DADDY LONG LEGS: A Period Gem

DADDY LONG LEGS: Life, Longing & Love at the Turn of the 20th Century

A Theater Review by Julinda D. Lewis

At: Swift Creek Mill Theatre, 17401 Jefferson Davis Highway, Colonial Heights, VA 23834

Performances: January 25 – February 22, 2020

Ticket Prices: $40 Theater only; $35 Seniors, Military & Students; $18 Dinner

Info: (804) 748-5203 or swiftcreekmill.com

Daddy Long Legs is a sweetly unconventional musical and love story, with music and lyrics by Paul Gordon (Jane Eyre) and book by John Caird (Jane Eyre, Les Misérables). As a musical Daddy Long Legs is unusual in that it has only two characters and the songs are not catchy show tunes but rather poignant ballads, solos that carry the narrative, and harmonious duets that allow the two characters to interact. Further, for most of the two-act play the story is moved forward through the epistolary device of alternately having Jerusha read from letters she writes to her benefactor, “Mr. Smith,” and “Mr. Smith” reading the letters in the privacy of his posh centerstage study.

Rachel Marrs (who recently appeared in The Mystery of Edwin Drood and Bright Star at the Mill) plays Jerusha Abbott, the oldest orphan in the John Grier Home. Jerusha is skilled at writing essays and catches the attention of one of the asylum’s trustees, Jervis Pendleton. Under the pseudonym of Mr. John Smith, Jervis, makes Jerusha an offer she can’t refuse; he offers to send her to college for four years, room, board, and a monthly allowance, on the condition that she write him a monthly letter providing details of her progress. Jervis is played by Matt Polson (Sweeney Todd/TheatreLAB, River Ditty/VARep). He is given the nickname Daddy Long Legs, the name of the 1912 novel on which this 2009 musical is based, because his elongated shadow, that Jerusha sees outside the window of the orphanage, reminds her of a spider.

Marrs’ voice is sweet and nuanced. Over the course of the four years of the play we not only hear her development in words both spoken and sung, but we see it visually in Maura Lynch Cravey’s lovely period appropriate costumes that range from a simple work pinafore to neat skirts with high necked white blouses to sleek business suits with ruffled blouses. Jerusha’s hairstyles also reflect the passage of time. Marrs is vulnerable yet fiery, making some ahead-of-the-times statements in support of women’s rights and offering an unconventional, fresh perspective on everything from life to love to literature.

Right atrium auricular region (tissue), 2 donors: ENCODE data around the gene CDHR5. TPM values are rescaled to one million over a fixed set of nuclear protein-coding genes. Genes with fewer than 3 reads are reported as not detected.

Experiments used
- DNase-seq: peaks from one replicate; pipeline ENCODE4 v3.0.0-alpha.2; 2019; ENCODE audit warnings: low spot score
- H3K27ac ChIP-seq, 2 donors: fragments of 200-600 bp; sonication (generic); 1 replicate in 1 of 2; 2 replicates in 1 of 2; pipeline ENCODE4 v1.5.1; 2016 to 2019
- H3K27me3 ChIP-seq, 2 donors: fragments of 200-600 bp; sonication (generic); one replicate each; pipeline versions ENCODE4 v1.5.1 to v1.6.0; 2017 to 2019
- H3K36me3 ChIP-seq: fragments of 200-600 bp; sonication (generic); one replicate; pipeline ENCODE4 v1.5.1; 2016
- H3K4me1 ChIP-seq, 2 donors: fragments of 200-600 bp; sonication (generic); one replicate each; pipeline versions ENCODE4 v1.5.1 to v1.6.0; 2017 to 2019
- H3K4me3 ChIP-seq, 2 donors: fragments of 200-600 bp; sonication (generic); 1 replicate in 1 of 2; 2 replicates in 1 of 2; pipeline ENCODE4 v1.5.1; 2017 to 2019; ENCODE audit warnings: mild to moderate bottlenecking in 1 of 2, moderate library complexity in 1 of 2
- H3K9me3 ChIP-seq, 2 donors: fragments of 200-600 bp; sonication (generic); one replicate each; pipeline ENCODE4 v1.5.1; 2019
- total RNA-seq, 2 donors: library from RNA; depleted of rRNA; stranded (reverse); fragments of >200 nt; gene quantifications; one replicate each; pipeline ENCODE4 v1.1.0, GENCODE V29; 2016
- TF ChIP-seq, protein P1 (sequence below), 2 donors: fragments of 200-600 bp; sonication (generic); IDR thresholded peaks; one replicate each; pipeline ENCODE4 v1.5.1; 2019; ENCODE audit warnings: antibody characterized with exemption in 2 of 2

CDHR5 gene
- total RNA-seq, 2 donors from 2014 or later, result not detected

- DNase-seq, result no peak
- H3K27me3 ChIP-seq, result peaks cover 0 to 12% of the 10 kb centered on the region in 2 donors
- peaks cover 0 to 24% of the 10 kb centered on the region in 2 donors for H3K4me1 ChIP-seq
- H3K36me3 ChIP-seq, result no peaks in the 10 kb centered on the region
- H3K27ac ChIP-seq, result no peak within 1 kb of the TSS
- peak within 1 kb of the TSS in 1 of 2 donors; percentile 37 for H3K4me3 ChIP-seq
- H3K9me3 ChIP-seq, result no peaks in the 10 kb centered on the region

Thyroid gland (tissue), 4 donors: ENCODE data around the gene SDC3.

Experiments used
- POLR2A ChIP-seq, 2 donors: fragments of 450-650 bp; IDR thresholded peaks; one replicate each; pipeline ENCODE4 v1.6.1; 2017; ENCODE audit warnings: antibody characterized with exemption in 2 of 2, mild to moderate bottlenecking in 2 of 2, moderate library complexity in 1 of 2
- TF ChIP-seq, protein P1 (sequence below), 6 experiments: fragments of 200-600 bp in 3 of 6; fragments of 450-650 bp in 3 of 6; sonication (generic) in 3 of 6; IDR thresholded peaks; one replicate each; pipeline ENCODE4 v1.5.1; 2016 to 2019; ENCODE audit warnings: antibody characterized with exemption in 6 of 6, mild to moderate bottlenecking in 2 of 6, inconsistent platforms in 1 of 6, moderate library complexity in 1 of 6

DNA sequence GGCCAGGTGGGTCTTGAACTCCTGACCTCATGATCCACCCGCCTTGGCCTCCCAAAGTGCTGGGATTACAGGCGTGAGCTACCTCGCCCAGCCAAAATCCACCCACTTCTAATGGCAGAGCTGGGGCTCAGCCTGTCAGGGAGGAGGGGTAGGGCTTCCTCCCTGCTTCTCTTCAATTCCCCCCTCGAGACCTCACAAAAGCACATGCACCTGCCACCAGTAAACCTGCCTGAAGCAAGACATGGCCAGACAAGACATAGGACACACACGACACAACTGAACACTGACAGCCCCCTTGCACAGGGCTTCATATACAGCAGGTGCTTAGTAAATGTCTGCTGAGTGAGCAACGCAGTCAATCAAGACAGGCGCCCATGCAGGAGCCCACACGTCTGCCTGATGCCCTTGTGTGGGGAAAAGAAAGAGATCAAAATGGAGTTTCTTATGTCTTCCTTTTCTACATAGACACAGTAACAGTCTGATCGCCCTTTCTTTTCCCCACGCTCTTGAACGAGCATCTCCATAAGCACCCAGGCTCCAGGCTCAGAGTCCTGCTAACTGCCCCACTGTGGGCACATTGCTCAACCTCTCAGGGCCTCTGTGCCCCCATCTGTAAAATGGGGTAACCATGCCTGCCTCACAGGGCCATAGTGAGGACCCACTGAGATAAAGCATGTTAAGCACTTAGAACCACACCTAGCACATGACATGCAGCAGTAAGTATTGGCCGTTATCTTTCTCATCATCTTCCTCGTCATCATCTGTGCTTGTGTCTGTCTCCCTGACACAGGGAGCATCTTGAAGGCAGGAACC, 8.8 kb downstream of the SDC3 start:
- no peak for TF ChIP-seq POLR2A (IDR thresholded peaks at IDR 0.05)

Polson’s character is a tougher nut to crack. He’s the lead character and the play bears his name. But he is jealous and manipulative and deceitful. While he means well, after all, it isn’t everyday someone sends a stranger to college, all expenses paid, no strings attached. But Jervis is led to examine his own character and motives mid-way through the second act in the song “Charity,” where he questions the effects of charity on the giver and the recipient. Symbolically, Cravey has Polson strapped into an unforgiving three-piece suit – the vest of which looks more like a straight jacket than any suit I’ve ever seen. Jervis is harder to like than Jerusha, adding depth to the character and tension to the play.

The music and lyrics are sometimes gentle, sometimes warm and fuzzy, and sometimes soaring. The three-piece orchestra, under the musical direction of Paul Deiss, is partially hidden behind a scrim stage right (the audience’s left), so their presence is palpable but not intrusive. Artistic director Tom Width has invited guest director Steve Perigard to delicately guide this duo through their passionate yet halting journey. Guest designer Mercedes Schaum has designed a delightfully satisfying period set, with Jervis’s study commanding centerstage. There’s a sturdy desk, well-stocked bookcases, a solid classic typewriter, a classic candlestick telephone, and a beautifully ornate desk chair with what appears to be a woven wicker back. Other areas, from the orphanage to Jerusha’s dorm room, a rural mountain and the farm where Jerusha spends summers with her college roommates, are defined by a few large trunks, a small table and chairs, and one multi-purpose piece of storage furniture that holds props and Jerusha’s ballgown and provides a place to sit or stand as the action requires. Joe Doran’s mostly subtle lighting enhances the early 20th century ambience with soft illumination and welcoming shadows.